Rejecting the notion that 3Cs -- CVC, CAG and CBI -- are hampering lending operations, Vigilance Commissioner T M Bhasin said CVC understands that banks are in commercial and risk-taking business and protects all honest decisions.
Rejecting the notion that 3Cs — CVC, CAG and CBI — are hampering lending operations, Vigilance Commissioner T M Bhasin said CVC understands that banks are in commercial and risk-taking business and protects all honest decisions.
“CVC is duly protecting all honest decisions and actions of bankers and would continue to do so in future as well,” Bhasin told PTI.
On various occasions, bankers have voiced fears that the 3Cs — the Central Vigilance Commission (CVC), the Comptroller and Auditor General (CAG) and the Central Bureau of Investigation (CBI) — act as deterrents for them for not taking lending decisions.
Asked if the charges are true, he said one C, that is CAG, is not auditing the books of accounts or looking into the lending operations or recovery management of public sector banks (PSBs).
As for other 2Cs, he said “the powers and functions of CVC have been laid down in Section 8 of the CVC Act 2003 through which CVC exercises superintendence over functioning of CBI in investigation of offences committed under the Prevention of Corruption Act or offences with which public servants may be charged under CPC”.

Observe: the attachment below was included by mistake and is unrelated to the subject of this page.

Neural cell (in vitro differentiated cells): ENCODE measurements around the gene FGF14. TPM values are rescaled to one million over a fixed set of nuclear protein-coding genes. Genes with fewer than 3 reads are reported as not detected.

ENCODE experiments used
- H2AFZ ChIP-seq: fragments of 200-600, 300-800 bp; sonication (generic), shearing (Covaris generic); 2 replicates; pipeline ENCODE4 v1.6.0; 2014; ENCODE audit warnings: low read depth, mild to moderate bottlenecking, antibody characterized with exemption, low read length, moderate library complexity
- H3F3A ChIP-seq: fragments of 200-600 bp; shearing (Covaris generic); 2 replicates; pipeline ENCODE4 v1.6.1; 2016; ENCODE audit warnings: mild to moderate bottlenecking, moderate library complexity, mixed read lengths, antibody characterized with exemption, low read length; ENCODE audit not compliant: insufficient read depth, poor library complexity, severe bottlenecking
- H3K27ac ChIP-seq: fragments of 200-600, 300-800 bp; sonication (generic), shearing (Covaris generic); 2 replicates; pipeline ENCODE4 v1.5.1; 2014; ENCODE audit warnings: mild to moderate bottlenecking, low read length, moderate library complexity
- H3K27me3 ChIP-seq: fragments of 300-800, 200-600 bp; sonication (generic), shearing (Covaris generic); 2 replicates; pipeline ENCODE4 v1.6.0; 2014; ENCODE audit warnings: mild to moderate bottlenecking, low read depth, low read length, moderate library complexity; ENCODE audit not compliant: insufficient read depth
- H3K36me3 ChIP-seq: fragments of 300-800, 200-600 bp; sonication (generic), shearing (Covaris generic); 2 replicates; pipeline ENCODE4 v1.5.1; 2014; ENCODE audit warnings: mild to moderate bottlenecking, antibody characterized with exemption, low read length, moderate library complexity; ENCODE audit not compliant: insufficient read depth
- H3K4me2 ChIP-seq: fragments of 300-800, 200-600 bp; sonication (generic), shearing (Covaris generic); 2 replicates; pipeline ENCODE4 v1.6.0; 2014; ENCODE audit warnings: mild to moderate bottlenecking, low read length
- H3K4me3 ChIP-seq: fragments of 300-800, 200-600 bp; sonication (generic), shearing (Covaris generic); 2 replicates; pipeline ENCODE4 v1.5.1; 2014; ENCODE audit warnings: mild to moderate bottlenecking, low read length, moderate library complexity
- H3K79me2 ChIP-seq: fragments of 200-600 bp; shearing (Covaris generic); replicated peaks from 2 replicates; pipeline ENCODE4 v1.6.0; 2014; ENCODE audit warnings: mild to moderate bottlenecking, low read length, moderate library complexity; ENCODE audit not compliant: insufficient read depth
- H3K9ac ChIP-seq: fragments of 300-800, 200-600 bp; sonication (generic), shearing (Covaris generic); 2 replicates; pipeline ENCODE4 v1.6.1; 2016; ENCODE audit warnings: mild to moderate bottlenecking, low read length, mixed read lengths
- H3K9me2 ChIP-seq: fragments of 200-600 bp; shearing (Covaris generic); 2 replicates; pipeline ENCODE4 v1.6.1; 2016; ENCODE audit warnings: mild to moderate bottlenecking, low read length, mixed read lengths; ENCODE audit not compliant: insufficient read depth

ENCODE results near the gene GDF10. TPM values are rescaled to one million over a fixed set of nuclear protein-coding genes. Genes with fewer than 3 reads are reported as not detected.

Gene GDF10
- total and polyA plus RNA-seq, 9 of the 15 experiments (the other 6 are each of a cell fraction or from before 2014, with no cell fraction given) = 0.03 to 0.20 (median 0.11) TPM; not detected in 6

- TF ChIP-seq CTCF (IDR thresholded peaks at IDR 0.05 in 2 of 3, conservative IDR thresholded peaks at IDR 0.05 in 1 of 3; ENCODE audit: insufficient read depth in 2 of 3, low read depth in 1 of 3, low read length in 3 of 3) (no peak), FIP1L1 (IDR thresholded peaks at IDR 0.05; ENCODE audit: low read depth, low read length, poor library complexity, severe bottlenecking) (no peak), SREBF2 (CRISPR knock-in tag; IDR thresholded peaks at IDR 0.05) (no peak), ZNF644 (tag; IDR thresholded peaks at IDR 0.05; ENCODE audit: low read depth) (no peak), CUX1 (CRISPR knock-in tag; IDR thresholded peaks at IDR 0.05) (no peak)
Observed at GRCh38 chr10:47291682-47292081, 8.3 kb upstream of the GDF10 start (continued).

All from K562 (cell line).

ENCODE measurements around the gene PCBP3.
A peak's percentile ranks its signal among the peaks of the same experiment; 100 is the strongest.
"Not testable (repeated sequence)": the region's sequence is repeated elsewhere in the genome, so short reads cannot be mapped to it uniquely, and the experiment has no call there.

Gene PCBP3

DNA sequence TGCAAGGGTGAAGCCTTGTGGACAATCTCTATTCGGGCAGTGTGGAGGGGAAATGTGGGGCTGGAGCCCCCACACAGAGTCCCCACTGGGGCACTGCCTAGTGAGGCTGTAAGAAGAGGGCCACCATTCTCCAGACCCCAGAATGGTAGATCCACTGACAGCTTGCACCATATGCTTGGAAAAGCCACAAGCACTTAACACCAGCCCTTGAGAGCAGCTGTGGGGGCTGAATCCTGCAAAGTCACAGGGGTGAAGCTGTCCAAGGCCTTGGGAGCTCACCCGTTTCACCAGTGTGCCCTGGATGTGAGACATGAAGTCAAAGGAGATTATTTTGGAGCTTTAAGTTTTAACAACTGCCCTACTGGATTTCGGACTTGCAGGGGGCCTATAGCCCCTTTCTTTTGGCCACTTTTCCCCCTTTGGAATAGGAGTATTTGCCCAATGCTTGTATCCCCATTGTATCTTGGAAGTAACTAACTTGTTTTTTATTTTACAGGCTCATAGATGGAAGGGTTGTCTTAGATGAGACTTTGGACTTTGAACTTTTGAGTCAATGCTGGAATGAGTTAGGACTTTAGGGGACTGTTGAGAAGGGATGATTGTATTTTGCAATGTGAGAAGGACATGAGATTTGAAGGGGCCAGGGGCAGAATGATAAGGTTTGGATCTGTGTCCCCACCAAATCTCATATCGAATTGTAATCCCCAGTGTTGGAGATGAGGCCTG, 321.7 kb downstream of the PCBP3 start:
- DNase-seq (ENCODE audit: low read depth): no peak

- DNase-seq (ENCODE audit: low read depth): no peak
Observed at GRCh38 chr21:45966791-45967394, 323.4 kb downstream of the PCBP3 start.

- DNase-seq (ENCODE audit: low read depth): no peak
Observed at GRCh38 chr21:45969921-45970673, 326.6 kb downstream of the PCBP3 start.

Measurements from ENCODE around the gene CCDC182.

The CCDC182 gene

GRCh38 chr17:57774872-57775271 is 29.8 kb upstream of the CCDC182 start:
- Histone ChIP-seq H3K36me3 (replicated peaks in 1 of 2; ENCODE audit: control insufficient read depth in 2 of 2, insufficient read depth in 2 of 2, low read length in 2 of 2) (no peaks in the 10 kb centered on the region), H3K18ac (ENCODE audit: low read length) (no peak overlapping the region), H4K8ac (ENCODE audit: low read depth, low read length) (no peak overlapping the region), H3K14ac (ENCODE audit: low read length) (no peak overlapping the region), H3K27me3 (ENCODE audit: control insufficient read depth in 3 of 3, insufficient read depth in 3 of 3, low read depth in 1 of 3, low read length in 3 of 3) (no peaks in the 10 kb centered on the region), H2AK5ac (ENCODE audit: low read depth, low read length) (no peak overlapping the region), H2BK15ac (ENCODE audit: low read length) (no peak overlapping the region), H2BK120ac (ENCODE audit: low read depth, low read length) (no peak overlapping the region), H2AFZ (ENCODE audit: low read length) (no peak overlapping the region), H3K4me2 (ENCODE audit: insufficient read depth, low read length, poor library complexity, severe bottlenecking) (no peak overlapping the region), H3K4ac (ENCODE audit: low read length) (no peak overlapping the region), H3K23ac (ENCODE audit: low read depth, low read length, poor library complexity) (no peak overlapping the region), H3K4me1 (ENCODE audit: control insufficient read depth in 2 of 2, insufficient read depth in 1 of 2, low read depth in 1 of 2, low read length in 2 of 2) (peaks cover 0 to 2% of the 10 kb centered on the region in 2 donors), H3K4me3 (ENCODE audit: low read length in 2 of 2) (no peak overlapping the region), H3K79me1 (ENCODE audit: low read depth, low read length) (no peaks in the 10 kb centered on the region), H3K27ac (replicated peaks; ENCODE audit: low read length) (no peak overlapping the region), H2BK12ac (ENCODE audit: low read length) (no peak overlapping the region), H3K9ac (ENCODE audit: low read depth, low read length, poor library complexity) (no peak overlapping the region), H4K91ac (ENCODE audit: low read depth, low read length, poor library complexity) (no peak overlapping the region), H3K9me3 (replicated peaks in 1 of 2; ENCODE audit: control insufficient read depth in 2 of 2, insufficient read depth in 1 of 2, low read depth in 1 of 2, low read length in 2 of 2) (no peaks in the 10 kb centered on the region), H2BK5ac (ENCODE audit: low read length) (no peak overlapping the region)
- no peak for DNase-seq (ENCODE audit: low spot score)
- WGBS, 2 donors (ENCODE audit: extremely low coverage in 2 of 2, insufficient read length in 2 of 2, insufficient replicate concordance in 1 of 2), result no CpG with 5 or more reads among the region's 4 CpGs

There is proper co-ordination and symbiotic relationship between CVC and CBI, he maintained, adding that CVC issues directions to CBI either on its own or on a reference by the central government for inquiries or investigation to be made.
CVC, according to Bhasin, periodically reviews the progress of investigations conducted by CBI on a monthly basis and the focus is always on ensuring malafide or actions with criminal intent should not go unpunished.
However, at the same time, all bonafide, rule-based and policy driven actions of the officials are duly protected, he asserted.
To instil confidence and boost morale of Group A and above officers in government and officials of public sector enterprises, Bhasin said various policy decisions have been enforced by CVC.
Recently, the CVC sought to put in place a mechanism to look into rising cases of misconduct and instances of fraud by top officials of PSBs. It has written to the Department of Financial Services in this regard.
“The Commission, taking into account the rising misconduct and instances of frauds and irregular decisions pertaining to CMDs and EDs of PSBs, was of the considered view that there is a need for a specific deterrent mechanism for initiation of disciplinary action against Whole Time Directors and continuation of the same after completion of their tenure in office and demission of office,” it said.